Modern Day Ice Age
Ice Sculpting is the art of carving shapes out of ice. This art may have begun during the middle ages when extravagant meals hosted by the wealthy often featured sculptures made from edible ingredients like pastry dough, sugar and ice. But officially the beginnings of ice sculpting are credited to both China and Russia.
As far back as 600BC, farmers
harvested ice for preserving food
and people have been using it to
build igloos for over 4000 years.
In the 1600’s Chinese fishermen designed ice lanterns. They froze buckets of water, slid the ice out, dug a hole in it and put in a candle. In 1740 a Russian Empress commissioned a monumental ice palace. The palace featured ice cannons that fired ice cannon balls and an ice elephant that actually sprayed water out of it’s trunk.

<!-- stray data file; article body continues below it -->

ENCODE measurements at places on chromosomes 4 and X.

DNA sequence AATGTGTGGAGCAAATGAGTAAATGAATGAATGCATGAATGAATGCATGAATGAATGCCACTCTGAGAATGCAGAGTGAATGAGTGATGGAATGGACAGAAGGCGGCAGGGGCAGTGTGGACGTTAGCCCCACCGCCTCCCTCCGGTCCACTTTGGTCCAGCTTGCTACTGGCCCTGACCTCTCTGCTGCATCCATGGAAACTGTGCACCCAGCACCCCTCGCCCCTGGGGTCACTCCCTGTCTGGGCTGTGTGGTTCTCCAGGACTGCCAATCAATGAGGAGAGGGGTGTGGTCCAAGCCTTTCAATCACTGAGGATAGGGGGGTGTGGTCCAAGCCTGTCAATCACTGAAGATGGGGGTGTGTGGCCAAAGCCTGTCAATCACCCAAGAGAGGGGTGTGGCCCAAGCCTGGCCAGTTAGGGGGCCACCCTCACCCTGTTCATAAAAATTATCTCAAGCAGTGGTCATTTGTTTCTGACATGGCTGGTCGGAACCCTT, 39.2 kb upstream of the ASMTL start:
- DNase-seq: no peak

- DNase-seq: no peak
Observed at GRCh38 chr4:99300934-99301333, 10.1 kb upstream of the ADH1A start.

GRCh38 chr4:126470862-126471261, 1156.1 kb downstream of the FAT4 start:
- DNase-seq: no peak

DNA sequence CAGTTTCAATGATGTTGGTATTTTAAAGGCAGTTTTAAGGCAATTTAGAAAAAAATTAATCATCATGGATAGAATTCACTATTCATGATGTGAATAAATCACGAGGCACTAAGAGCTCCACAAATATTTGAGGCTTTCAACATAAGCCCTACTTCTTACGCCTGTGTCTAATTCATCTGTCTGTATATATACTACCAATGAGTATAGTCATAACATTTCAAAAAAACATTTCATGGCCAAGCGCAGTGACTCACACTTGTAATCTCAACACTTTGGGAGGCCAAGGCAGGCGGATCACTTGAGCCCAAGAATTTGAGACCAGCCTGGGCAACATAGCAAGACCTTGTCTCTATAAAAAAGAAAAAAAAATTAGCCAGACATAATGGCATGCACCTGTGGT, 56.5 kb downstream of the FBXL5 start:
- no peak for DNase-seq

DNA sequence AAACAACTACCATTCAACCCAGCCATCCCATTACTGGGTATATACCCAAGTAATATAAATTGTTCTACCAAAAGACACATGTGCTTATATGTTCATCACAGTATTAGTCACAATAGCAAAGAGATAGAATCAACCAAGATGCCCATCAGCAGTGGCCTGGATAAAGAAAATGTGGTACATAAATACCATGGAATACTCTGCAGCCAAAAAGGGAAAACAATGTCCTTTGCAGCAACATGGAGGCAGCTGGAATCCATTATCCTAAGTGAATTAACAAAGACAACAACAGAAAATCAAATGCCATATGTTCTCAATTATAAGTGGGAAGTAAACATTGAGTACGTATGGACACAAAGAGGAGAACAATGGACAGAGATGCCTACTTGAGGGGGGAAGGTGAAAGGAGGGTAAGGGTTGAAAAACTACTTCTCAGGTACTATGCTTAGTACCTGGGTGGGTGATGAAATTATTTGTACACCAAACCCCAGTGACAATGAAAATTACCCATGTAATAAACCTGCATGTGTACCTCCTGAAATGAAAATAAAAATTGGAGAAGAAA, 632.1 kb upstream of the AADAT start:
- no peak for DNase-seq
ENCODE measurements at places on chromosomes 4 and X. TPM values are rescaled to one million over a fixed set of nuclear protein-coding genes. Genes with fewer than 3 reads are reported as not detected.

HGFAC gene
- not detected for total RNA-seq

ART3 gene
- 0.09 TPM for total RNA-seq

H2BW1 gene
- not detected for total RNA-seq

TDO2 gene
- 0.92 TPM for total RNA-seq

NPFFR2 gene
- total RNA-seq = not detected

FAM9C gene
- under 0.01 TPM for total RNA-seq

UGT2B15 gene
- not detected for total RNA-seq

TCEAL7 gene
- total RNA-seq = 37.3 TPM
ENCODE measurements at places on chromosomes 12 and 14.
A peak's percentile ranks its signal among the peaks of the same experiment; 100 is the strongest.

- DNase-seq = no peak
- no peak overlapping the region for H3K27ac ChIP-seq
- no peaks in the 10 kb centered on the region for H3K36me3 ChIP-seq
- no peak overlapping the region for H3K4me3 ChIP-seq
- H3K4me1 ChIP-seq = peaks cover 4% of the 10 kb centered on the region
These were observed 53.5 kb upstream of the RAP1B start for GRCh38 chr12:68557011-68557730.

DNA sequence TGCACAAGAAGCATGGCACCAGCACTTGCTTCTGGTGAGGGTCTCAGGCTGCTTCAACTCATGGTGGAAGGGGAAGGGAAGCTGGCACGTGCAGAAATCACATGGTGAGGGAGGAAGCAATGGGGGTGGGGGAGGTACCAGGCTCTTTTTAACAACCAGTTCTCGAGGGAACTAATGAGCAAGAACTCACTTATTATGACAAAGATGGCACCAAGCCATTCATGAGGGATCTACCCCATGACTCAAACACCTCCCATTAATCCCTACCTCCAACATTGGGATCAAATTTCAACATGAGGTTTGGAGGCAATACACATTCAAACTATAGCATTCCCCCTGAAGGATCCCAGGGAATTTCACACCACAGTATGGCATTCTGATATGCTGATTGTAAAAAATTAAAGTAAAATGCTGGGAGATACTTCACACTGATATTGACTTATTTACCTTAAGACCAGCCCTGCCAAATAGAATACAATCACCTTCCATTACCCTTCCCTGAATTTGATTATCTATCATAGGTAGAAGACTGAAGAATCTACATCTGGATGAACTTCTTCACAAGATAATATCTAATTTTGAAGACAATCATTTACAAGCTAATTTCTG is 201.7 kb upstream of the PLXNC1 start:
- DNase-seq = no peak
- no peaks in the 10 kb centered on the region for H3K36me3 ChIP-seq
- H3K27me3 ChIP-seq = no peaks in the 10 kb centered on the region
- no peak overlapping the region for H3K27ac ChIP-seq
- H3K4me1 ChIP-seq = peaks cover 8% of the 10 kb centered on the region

In 1950 The Sapporo Snow Festival began and since then artists have been entering their elaborate sculptures at this and other competitions all over the world. Ice sculptures are also used for business meeting, parties, weddings and almost any event you could think of. Almost anything can be made out of ice and the sculptures come in a variety of sizes that can take from three to twelve hours to create depending on the size and the design. They can last up to six hours indoors depending on the temperature. Outdoors it can depend on the temperature and the environment.
Ice sculptors use a variety of tools to carve the ice, such as chainsaws, hand saws, hair dryers, irons, and chisels. But the art form is always evolving and a system has been invented to cut the ice with a router controlled by a computer.